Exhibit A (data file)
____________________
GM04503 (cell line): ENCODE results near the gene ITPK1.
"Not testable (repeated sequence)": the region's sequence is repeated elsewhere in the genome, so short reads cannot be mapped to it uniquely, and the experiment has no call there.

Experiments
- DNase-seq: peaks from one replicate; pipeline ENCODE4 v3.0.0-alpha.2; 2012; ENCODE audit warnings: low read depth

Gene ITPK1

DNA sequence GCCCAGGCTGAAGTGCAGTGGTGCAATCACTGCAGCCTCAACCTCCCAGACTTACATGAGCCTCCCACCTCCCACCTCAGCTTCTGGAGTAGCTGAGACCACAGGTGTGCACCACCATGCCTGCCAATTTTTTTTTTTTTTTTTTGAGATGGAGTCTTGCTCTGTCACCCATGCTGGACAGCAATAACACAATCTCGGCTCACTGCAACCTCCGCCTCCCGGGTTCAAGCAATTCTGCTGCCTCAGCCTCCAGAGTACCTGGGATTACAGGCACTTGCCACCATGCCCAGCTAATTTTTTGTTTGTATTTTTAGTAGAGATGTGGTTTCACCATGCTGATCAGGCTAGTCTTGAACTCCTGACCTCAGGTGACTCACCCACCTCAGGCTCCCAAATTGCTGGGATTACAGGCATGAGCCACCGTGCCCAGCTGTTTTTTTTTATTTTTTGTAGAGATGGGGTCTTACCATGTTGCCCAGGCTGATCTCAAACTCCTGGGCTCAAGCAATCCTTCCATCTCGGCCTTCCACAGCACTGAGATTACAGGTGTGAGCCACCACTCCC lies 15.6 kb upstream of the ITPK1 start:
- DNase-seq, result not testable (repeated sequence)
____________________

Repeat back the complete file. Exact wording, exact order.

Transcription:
GM04503 (cell line): ENCODE results near the gene ITPK1.
"Not testable (repeated sequence)": the region's sequence is repeated elsewhere in the genome, so short reads cannot be mapped to it uniquely, and the experiment has no call there.

Experiments
- DNase-seq: peaks from one replicate; pipeline ENCODE4 v3.0.0-alpha.2; 2012; ENCODE audit warnings: low read depth

Gene ITPK1

DNA sequence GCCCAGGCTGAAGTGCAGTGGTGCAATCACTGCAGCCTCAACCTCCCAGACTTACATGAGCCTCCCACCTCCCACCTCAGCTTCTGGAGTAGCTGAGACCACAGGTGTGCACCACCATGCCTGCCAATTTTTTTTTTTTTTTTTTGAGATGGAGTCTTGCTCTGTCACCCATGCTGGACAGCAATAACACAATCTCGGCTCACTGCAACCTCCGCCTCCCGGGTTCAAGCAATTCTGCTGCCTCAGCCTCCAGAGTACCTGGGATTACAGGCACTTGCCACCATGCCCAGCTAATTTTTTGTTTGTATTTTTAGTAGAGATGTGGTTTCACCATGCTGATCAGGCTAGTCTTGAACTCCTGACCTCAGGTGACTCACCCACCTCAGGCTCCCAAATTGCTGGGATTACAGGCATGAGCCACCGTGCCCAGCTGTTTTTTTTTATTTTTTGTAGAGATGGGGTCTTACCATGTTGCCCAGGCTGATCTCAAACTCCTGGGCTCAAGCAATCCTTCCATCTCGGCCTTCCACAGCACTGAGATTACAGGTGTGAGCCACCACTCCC lies 15.6 kb upstream of the ITPK1 start:
- DNase-seq, result not testable (repeated sequence)